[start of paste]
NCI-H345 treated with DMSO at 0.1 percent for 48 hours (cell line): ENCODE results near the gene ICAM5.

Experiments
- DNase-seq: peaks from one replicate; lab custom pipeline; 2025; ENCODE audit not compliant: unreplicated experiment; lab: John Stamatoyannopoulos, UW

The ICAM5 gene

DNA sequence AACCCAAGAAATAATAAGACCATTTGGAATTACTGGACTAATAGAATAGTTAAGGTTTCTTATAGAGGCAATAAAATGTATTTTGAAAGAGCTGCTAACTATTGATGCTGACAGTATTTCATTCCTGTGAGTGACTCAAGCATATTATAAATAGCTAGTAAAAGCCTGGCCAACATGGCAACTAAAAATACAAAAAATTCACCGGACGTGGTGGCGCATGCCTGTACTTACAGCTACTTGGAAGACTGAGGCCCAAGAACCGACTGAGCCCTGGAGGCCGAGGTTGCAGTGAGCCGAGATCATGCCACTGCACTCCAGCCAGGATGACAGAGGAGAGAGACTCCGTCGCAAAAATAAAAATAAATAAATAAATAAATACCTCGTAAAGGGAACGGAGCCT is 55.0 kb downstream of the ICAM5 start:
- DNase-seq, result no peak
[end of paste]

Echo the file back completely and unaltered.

NCI-H345 treated with DMSO at 0.1 percent for 48 hours (cell line): ENCODE results near the gene ICAM5.

Experiments
- DNase-seq: peaks from one replicate; lab custom pipeline; 2025; ENCODE audit not compliant: unreplicated experiment; lab: John Stamatoyannopoulos, UW

The ICAM5 gene

DNA sequence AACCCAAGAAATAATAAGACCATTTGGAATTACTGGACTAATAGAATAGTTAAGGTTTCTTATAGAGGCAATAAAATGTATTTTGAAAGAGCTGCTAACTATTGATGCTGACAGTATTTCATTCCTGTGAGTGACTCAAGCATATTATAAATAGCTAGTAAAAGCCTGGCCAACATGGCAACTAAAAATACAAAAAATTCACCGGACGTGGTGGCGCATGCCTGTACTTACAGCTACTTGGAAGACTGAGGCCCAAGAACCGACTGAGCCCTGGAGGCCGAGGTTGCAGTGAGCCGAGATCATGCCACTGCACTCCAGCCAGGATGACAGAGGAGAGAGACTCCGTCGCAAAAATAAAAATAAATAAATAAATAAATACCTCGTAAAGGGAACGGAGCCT is 55.0 kb downstream of the ICAM5 start:
- DNase-seq, result no peak